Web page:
By the late 1990s, Hanover was a company quite different from what it had been ten years earlier. It was unburdened of its restaurant division, and it had made major structural changes to focus on efficient, up-to-date catalog merchandising. With the rise of the Internet, Hanover made a quick transition to online selling. Its web-based sales were only $700,000 in 1997, but had leapt to $8.3 million the next year. This represented only a small percentage of total sales, but the company was happy to do all it could to encourage online shopping, as it already had the order fulfillment capabilities, and Internet selling was cheaper than mailing out catalogs. In 1999 Hanover announced it would again form itself into two divisions. This time, one was to encompass its catalog and Internet-based consumer retailing, and the other would be a business-to-business service, offering order processing and fulfillment services to other companies selling on the web. Nationwide, the move to the web boomed, including not only catalog and direct-mail marketers like Hanover, but many start-up companies that thought they could sell anything through a web site. Many of these newcomers needed the kind of business service Hanover offered. Hanover named its business-to-business service erizon, and it developed software and systems for customers entering web-based businesses, offering order fulfillment services as well. One key customer for its order fulfillment services was Kbkids.com, an online version of a successful toy company.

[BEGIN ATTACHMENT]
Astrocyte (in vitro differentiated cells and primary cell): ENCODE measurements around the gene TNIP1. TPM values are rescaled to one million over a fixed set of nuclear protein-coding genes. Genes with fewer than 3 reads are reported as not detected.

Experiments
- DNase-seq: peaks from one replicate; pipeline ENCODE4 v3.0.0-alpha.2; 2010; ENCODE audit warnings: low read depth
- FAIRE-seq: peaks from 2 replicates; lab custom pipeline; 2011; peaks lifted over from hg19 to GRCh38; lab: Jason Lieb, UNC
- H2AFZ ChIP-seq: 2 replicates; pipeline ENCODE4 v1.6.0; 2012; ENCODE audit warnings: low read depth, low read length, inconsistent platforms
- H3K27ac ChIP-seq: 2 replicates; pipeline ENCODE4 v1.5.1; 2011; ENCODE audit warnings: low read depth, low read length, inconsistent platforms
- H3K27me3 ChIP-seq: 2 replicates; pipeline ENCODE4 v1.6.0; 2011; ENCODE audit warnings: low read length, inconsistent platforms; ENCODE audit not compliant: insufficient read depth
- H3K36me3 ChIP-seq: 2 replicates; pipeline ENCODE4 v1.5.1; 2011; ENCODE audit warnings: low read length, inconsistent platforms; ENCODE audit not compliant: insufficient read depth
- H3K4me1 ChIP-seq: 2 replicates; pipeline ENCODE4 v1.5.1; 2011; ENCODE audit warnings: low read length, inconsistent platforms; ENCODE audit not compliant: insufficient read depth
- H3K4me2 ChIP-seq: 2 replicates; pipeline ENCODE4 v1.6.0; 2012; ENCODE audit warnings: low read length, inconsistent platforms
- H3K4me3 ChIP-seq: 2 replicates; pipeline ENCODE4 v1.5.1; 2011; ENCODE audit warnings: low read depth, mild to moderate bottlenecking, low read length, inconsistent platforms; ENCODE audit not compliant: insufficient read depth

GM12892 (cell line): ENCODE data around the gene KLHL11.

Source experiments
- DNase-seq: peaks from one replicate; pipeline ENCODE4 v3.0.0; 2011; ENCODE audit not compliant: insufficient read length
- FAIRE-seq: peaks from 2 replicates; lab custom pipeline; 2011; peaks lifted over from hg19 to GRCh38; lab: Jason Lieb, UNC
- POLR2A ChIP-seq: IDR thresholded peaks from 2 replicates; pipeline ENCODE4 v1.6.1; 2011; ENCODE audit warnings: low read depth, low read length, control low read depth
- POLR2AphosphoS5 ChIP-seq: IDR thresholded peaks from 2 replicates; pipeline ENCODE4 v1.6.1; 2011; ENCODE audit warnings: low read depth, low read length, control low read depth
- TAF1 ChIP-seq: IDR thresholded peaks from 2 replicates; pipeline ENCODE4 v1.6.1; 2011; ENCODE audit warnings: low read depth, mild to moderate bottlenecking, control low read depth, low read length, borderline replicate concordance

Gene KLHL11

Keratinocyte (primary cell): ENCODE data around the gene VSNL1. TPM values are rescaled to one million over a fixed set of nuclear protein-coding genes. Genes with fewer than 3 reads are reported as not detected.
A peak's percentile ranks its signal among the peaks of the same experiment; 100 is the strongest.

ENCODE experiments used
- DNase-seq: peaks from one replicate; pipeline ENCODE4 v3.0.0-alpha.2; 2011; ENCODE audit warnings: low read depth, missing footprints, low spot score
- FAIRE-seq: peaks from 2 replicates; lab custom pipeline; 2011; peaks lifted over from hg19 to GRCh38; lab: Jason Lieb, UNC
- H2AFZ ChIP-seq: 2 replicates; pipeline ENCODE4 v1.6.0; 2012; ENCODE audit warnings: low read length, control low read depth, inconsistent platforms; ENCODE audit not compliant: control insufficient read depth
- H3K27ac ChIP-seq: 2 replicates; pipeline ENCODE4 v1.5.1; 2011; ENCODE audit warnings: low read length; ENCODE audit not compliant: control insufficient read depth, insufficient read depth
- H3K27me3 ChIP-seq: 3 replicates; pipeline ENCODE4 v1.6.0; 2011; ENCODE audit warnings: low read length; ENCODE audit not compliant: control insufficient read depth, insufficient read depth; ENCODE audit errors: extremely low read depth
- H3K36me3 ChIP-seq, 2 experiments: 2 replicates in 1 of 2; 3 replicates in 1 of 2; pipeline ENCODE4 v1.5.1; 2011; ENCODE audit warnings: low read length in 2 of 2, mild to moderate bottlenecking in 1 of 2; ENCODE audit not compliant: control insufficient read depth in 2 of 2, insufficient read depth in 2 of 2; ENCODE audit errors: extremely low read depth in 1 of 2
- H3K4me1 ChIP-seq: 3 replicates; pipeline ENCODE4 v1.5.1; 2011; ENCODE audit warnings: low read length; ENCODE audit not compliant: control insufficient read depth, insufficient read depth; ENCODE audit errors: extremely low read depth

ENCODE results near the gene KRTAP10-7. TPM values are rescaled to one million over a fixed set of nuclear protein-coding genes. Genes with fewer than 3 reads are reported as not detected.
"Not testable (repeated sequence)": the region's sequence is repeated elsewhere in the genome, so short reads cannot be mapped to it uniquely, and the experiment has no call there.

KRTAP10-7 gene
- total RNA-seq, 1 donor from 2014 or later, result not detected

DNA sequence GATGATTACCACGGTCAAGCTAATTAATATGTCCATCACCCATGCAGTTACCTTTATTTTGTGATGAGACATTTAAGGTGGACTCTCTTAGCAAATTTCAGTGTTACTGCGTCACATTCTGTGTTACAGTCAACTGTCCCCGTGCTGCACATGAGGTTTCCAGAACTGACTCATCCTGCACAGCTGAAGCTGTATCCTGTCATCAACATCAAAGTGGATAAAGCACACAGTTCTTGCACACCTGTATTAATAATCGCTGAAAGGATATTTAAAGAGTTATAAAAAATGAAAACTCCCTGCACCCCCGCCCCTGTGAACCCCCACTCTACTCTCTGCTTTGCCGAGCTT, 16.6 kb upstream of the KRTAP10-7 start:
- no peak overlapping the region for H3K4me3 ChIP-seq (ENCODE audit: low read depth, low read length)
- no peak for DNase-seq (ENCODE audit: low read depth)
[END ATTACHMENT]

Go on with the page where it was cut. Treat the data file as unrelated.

As Hanover Direct entered the 21st century, profitability was still spotty. The company lost money in 1998 and again in 1999. Management was sure, however, that Hanover was on the right track. It discontinued two unprofitable catalogs, Tweed's and Austad's, and continued to focus on the relatively new business of offering its database and electronic commerce expertise to other businesses. Its catalog division, Hanover Brands, focused on the several areas the company expected would grow, including home improvement and kids' clothing and furniture, and also aimed to improve sales in the growing markets of Western Europe and the Asian Pacific countries. The company had gone through many changes since its inception as a chain of diners. Despite its often rocky financial picture, its management by the year 2000 believed the company was in a good position to take advantage of growing online and catalog opportunities.
Principal Divisions: erizon; Hanover Brands.
Principal Competitors: Williams Sonoma, Inc.; Otto Versand Gmbh & Co.